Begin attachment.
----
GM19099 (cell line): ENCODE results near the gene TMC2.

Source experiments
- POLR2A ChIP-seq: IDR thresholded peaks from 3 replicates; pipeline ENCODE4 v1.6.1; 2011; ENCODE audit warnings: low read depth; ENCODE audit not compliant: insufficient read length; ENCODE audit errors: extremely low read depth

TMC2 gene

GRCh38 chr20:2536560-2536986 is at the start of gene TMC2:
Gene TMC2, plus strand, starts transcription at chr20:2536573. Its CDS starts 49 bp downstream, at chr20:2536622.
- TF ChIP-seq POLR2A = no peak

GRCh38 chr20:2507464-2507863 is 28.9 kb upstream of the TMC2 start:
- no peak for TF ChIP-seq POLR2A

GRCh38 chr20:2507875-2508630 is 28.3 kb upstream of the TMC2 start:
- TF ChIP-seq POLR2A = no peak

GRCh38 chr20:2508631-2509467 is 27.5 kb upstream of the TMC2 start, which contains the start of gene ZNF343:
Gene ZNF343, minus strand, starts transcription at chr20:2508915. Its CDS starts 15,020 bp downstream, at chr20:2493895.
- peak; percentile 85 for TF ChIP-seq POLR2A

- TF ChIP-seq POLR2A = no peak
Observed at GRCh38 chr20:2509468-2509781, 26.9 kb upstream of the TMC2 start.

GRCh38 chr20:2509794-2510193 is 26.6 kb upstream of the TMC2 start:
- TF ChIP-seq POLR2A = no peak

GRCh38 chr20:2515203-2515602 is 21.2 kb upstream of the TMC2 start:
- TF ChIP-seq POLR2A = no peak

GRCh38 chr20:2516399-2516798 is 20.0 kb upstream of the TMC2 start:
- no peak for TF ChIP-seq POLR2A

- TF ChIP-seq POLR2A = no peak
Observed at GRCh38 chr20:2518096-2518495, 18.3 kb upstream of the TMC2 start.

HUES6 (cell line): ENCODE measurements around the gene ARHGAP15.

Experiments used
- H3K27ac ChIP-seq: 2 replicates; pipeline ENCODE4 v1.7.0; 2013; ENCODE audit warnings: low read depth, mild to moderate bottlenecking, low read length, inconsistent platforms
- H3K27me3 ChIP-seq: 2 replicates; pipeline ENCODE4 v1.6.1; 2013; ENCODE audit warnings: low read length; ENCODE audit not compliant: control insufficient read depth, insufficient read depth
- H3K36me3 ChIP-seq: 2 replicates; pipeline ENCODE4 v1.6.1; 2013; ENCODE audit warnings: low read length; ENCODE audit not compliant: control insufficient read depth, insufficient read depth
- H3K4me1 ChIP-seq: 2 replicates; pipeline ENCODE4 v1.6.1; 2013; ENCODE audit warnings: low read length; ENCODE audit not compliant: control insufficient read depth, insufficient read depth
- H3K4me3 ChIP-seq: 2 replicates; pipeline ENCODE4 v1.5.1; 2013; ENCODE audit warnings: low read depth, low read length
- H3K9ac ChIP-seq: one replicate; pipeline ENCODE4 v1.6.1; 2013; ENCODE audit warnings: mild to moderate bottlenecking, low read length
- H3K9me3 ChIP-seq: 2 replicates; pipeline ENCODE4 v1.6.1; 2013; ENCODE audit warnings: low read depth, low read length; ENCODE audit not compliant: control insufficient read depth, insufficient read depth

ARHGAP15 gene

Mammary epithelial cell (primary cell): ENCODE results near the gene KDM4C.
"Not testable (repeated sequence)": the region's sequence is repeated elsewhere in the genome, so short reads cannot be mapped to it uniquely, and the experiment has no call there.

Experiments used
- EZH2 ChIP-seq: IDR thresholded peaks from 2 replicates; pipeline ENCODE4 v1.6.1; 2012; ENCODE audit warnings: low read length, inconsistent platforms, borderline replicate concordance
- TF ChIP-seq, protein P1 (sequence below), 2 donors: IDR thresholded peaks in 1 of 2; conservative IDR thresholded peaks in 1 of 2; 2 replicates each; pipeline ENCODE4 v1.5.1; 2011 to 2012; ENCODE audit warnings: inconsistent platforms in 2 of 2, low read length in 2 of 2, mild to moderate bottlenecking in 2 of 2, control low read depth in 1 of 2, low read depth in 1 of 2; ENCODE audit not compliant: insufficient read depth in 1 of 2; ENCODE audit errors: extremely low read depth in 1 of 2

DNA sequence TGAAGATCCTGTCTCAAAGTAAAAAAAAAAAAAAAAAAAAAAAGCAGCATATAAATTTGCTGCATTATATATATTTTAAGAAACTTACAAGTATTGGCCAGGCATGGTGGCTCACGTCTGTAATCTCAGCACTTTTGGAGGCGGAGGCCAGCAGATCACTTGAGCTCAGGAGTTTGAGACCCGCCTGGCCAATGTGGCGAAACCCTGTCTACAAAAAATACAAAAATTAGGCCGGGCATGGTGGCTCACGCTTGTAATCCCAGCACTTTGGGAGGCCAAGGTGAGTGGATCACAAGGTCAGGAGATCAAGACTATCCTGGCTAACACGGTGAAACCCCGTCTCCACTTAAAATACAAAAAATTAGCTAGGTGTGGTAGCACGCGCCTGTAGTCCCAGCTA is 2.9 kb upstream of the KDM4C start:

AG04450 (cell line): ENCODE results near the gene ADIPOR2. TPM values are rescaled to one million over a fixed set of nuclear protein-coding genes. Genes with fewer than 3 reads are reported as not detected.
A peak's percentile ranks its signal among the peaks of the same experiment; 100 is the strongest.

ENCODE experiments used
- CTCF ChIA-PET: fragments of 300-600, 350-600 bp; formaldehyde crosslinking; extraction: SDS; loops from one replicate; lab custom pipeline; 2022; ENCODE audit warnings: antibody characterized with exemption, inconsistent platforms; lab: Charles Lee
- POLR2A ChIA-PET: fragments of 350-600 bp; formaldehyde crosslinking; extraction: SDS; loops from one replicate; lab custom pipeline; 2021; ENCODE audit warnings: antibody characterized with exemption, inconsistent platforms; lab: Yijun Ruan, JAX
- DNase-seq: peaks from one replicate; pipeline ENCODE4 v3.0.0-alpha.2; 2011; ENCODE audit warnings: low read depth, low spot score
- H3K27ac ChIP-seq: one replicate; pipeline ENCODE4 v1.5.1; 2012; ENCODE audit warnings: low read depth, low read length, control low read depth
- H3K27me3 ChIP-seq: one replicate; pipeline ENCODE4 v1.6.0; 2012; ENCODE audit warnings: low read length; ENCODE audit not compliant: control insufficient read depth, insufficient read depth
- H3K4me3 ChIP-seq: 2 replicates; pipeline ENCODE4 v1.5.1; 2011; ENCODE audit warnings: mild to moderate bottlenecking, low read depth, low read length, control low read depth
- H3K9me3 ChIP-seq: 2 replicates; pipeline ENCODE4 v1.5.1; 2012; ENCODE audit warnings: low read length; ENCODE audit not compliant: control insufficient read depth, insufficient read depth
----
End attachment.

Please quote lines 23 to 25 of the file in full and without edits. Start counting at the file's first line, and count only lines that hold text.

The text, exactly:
- TF ChIP-seq POLR2A = no peak
Observed at GRCh38 chr20:2518096-2518495, 18.3 kb upstream of the TMC2 start.

HUES6 (cell line): ENCODE measurements around the gene ARHGAP15.